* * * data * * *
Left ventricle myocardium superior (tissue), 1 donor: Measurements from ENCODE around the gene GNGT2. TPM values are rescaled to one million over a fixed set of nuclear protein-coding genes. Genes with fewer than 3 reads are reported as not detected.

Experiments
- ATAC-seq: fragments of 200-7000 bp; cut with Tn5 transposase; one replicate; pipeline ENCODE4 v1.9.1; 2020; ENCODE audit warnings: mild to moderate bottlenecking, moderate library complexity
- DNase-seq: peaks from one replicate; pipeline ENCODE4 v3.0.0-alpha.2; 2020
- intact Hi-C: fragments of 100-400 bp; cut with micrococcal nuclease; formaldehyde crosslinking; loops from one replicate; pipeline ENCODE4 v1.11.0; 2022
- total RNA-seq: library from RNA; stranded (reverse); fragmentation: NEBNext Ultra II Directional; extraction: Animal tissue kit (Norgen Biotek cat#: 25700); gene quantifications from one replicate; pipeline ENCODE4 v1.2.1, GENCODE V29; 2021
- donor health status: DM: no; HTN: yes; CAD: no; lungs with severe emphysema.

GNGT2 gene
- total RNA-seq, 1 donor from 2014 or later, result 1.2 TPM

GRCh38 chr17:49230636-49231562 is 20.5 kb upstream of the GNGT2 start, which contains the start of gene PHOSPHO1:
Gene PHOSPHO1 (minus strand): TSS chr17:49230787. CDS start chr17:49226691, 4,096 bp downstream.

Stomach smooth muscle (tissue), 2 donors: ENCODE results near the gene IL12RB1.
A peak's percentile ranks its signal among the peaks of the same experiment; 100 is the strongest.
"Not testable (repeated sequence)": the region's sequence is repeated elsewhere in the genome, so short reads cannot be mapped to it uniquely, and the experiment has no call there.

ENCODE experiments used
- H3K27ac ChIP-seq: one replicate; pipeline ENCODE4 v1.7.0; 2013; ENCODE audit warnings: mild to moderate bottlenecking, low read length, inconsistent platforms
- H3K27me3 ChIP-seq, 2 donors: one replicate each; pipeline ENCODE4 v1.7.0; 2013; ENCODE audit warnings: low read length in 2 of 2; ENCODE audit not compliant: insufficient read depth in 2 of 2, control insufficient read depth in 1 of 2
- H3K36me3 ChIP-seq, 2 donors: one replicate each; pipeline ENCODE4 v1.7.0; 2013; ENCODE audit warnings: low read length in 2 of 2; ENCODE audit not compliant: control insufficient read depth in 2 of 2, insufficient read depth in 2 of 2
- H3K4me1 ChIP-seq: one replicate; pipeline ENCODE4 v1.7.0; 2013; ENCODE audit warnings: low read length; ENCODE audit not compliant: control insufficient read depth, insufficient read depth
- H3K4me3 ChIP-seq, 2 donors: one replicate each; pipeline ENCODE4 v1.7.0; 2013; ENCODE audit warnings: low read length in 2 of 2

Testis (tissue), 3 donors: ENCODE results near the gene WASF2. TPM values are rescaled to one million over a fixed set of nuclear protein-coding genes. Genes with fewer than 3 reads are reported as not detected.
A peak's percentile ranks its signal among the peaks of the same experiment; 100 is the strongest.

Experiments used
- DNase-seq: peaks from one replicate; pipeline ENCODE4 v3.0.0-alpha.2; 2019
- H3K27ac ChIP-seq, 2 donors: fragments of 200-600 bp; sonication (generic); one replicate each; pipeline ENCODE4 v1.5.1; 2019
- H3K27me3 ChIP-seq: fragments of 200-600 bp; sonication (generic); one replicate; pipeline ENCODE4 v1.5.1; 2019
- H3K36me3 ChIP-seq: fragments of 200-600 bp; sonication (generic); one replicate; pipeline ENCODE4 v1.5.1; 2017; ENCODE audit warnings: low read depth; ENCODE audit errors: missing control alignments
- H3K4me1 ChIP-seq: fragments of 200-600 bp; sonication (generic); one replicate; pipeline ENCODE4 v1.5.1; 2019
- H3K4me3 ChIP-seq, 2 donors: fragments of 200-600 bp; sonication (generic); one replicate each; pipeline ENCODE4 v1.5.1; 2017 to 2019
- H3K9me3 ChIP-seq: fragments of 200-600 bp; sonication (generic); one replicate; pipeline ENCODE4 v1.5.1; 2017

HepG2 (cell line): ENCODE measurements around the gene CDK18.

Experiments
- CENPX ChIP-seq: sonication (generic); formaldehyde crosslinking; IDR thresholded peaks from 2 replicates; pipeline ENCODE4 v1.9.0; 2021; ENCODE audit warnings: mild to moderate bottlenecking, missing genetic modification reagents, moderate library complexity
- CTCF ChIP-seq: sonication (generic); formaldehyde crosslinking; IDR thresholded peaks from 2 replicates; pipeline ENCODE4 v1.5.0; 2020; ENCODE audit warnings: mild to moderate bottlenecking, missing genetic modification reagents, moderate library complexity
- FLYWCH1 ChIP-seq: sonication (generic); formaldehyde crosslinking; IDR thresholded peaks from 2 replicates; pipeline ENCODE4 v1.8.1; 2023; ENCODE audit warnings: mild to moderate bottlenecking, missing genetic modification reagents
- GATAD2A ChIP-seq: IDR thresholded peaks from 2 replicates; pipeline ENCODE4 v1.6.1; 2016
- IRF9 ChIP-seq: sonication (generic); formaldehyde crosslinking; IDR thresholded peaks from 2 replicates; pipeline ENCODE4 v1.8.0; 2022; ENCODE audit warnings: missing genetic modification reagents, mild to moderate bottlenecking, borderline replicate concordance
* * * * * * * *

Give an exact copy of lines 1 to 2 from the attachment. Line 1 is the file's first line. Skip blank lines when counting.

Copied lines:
Left ventricle myocardium superior (tissue), 1 donor: Measurements from ENCODE around the gene GNGT2. TPM values are rescaled to one million over a fixed set of nuclear protein-coding genes. Genes with fewer than 3 reads are reported as not detected.

Experiments